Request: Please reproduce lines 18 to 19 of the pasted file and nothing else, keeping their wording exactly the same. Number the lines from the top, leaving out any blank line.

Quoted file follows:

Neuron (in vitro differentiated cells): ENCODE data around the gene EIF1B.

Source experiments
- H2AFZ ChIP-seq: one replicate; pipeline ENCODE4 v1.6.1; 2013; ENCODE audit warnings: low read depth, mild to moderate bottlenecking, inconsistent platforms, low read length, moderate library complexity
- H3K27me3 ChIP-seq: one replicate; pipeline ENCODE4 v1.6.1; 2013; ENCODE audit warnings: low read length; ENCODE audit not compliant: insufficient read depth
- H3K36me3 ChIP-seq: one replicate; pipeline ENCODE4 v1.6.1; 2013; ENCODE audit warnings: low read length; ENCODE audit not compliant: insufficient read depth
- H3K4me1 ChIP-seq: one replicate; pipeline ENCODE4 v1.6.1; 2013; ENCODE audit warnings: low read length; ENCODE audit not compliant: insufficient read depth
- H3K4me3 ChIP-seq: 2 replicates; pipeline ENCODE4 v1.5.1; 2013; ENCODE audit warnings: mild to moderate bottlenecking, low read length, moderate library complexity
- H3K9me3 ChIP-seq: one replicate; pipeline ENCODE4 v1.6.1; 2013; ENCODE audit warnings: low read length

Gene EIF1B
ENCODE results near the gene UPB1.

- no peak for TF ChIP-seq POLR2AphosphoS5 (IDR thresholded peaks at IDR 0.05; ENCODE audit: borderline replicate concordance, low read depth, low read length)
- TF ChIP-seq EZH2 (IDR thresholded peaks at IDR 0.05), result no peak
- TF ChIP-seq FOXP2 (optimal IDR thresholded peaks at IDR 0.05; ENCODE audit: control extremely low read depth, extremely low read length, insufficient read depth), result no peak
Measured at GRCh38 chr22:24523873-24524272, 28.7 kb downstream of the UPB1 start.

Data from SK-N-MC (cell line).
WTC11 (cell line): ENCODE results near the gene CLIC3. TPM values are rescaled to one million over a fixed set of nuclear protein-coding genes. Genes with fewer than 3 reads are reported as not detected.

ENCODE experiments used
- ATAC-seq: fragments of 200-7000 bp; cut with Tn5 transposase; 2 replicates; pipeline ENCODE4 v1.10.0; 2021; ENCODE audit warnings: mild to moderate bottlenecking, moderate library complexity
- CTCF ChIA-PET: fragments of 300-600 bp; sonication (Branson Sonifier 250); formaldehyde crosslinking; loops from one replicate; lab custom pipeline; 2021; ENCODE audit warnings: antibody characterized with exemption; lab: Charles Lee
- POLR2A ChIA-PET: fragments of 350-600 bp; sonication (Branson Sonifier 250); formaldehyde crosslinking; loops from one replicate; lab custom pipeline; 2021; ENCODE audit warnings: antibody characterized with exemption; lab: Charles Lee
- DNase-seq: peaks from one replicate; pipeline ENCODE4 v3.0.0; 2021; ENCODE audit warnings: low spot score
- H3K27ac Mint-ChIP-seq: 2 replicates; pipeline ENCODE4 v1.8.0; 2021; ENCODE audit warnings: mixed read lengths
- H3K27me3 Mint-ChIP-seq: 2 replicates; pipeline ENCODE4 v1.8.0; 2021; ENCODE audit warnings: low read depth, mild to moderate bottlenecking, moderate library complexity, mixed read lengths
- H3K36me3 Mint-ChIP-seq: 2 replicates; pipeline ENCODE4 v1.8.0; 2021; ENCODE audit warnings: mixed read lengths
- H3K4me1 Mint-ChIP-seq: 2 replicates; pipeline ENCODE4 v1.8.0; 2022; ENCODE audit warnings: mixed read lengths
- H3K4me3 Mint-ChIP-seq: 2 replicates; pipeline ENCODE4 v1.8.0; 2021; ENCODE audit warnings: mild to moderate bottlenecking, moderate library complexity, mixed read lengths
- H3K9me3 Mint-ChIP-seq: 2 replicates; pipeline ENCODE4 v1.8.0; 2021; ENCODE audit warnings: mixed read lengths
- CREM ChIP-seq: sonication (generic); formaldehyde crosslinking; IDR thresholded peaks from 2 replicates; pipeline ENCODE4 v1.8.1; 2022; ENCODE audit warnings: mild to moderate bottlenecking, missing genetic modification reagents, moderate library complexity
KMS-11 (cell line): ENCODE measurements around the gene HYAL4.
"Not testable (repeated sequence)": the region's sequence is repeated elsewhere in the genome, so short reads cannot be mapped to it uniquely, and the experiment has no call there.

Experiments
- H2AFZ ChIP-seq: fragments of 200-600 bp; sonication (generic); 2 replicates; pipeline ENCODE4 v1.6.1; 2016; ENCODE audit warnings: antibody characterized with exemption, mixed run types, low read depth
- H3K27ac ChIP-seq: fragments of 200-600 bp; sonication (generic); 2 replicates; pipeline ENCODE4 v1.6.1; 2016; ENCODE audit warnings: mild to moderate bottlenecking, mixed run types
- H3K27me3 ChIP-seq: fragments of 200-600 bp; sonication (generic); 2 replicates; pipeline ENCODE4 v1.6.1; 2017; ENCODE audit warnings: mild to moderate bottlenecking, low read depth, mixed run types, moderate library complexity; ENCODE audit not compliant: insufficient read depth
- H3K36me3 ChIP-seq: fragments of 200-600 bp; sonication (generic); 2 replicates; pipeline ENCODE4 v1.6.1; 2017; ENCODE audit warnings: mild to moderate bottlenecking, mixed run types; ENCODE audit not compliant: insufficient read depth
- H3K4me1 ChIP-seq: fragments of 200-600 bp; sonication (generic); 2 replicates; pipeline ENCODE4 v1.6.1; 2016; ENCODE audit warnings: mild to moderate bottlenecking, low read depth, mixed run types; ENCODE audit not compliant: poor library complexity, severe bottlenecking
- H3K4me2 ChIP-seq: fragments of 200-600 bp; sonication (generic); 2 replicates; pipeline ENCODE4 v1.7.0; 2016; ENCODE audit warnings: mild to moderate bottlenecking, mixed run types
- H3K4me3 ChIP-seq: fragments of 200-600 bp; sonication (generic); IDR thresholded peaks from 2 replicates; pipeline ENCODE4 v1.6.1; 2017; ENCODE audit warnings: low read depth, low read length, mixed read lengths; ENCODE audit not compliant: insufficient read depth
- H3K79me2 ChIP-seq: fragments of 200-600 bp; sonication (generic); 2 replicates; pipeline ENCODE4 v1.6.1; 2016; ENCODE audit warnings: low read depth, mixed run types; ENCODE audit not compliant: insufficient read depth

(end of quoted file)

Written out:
- ATAC-seq: fragments of 200-7000 bp; cut with Tn5 transposase; 2 replicates; pipeline ENCODE4 v1.10.0; 2021; ENCODE audit warnings: mild to moderate bottlenecking, moderate library complexity
- CTCF ChIA-PET: fragments of 300-600 bp; sonication (Branson Sonifier 250); formaldehyde crosslinking; loops from one replicate; lab custom pipeline; 2021; ENCODE audit warnings: antibody characterized with exemption; lab: Charles Lee